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Financial Planning Part 2: Retirement Planning
Whether youíre in the "third act" or just starting out, itís never too late to start planning.


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Putting together a plan before you and your spouse reach the "third act" is extremely important, and never too late.


Before you can know where you are going, you need to know where you currently are.”
To the Contrary. Everyoneís "Third Act" Arrives Sooner Than They Think

You can never plan too soon for your later years in life, I tell all my clients, because our later years tend to sneak up on us sooner than we think.

In my ongoing six-part series on financial planning, I am covering almost everything a couple needs to know on the subject, but were too uniformed to ask.

This second part is no exception: What you should expect your financial advisor and/or his/her team of advisors. And, as I cautioned you in my first installment, it is important that after your advisor(s) asks you questions that you continue to ask questions for clarity and a complete understanding of how to plan for your "golden years."

That said, preparing for retirement conjures up some interesting thoughts, as well as some viable concerns and fears. For most, they include the following:

* Will I be able to retire?
* I am getting older, now what?
* If I am in the last third of my life, I am running out of time. If Iím headed that way (we all are) should I be planning for it now? If so, how?
* When I reach my "golden years" will I have enough money?
* Will social security still be around?
* What about inflation? How will it affect me and my spouse?

While some of these concerns are valid, some may be strictly emotional, although all of them are typical and need to be dealt with.

When discussing retirement, it is important to know where you are going. If you donít know where it is you are going, you might not get to where you want and need to go. And before you can know where you are going, you need to know where you currently are.

With that in mind, the first step is to prepare a cash flow model. As financial advisors, we like to prepare these for our clients to help them determine reasonable approximations of where they are and where they're going. In order to do so though, we need to have a targetówe call that target a required capital account (RCA). In plain English, that RCA is the amount of saved money that is necessary to produce the required amount of income at an assumed interest rate after taxes and inflation indexes. In order to prepare such a model, we need to know the following:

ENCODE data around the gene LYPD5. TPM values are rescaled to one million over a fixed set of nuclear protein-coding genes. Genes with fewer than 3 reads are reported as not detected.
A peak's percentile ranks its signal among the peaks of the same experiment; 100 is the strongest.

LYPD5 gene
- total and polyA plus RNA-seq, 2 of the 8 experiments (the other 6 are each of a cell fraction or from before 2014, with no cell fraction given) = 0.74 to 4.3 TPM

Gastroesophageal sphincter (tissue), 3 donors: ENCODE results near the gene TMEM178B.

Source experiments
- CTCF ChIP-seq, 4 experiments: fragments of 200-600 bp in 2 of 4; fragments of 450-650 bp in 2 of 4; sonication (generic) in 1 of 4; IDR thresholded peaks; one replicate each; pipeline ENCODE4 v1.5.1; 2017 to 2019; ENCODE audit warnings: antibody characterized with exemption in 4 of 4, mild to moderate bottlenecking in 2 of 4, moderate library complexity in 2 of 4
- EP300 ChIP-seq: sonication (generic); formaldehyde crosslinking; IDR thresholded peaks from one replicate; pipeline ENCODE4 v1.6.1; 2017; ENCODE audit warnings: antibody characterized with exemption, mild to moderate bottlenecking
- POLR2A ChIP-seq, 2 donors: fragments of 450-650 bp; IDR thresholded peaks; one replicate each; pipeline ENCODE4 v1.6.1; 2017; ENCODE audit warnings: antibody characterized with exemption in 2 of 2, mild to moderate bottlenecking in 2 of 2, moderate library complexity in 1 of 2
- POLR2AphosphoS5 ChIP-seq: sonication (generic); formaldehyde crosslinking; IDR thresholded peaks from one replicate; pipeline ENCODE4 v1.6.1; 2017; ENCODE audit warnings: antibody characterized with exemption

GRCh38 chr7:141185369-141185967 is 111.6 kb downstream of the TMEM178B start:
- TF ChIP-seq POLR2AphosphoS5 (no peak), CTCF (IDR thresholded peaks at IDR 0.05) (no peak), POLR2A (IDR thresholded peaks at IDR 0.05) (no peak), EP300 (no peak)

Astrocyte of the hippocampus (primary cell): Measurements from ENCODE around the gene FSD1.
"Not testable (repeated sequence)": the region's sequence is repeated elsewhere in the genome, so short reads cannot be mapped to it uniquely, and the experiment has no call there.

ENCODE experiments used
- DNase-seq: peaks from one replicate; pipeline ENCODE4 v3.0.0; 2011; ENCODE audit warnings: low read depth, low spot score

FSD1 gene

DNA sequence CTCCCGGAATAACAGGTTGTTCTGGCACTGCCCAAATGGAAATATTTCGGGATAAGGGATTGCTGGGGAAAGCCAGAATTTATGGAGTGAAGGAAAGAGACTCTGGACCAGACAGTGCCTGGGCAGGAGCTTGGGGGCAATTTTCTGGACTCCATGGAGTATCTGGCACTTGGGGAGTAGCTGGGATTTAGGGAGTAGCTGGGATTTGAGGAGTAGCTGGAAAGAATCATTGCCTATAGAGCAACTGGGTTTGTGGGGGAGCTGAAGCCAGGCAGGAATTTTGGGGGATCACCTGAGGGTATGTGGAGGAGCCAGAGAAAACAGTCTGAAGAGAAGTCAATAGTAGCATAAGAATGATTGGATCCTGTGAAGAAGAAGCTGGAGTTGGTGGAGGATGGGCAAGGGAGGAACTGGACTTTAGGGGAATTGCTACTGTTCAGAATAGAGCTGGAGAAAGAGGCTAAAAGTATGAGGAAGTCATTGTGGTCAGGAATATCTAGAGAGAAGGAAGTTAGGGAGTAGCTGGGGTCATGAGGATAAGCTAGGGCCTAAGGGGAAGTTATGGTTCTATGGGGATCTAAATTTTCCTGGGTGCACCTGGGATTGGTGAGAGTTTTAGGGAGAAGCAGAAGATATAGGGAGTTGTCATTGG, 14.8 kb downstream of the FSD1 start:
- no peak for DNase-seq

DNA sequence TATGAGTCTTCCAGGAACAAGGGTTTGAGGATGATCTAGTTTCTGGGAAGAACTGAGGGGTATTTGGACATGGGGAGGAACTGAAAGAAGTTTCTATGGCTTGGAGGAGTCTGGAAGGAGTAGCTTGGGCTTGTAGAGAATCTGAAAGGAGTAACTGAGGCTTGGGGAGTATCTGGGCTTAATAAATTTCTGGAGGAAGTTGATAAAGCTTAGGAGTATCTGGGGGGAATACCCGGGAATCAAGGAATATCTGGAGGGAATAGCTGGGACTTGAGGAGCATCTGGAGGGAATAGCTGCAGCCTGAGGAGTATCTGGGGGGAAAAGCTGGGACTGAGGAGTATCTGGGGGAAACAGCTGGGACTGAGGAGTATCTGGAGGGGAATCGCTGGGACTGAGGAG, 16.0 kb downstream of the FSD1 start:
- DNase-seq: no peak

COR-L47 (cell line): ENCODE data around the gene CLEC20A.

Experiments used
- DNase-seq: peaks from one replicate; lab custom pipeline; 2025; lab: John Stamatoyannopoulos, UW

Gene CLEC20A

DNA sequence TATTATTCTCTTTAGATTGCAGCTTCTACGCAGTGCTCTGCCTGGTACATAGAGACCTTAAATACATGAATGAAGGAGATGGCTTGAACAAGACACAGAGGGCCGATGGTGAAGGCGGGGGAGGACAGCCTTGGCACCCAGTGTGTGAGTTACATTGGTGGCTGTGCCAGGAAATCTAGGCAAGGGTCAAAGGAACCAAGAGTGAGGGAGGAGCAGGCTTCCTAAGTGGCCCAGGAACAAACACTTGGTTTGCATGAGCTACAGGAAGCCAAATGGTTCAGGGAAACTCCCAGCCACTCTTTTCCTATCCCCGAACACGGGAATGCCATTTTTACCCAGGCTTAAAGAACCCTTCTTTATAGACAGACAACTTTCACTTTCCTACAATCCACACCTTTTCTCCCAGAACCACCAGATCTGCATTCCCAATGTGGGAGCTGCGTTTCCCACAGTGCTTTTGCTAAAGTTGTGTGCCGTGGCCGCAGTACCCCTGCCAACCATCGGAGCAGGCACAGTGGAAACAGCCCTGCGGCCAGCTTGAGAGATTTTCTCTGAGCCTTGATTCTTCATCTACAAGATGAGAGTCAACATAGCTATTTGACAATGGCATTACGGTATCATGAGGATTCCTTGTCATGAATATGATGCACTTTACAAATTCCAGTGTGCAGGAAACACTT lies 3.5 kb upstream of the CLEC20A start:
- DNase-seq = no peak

* Current lifestyle requirement, net after-tax. This will tell your advisor(s) how much annual income is needed as a product of the RCA
* Existing liquid assets (designate whether qualified or non-qualified assets)
* Earnings assumption
* Interest rate assumption
* Inflation rate
* Current age and preferred retirement age

Once these questions are answered, they will serve as the major components of the cash flow model. That, in turn, will tell us if we have a surplus or deficit on a PV basis.

What might reduce any deficit that may exist in the calculated RCA? They include:

* Expected inheritance, if any
* Life insurance proceeds on husband and/or wife

Another consideration that factors in and could increase the annual budget necessary to attain the RCA, if comparisons dictate, are the following:

* The amount of pre-payment of any mortgage
* Monies going into 529 Plans
* Monies going into a 401(k) or profit-sharing plan

A key component that affects the overall picture and is some form of contribution toward attaining the RCA is this:

* Annual discretionary income

Once all these "blanks" have been filled in, any highly qualified financial advisor or team of advisors should be able to create the Required Capital Account (RCA), which allows him/her/them to create a cash flow model.

If you are a younger couple contemplating putting off your retirement planning, think again: It is never too early to start the process. For those of you readers who are reaching or have reached that "third act" of life, it is time to sit down with your financial advisor and provide all this information to him listed above. What is most important when you provide this itemization is that you also have ready a list of questions you want to ask of your advisor. And, as I caution all my clients, there is never a question too small, too big or too dumb to ask.

Think smart, plan ahead and make adjustments along the way.

RELATED ARTICLES
Financial Planning Part 1: Donít Be Afraid to Ask
Financial Planning Part 3: Sizing Up Your Portfolio

Simon Singer is the founder of the Advisor Consulting Group, a Southern California financial and estate planning firm designed to provide assistance to affluent clients and to those CPA and tax attorney firms that handle complex financial matters. He has been in the business of Financial Services since 1966, and is a mentor and advisor to many multi-millionaires and billionaires. Singer is an author and speaker who also provides regular commentary to media on various financial topics of the day.

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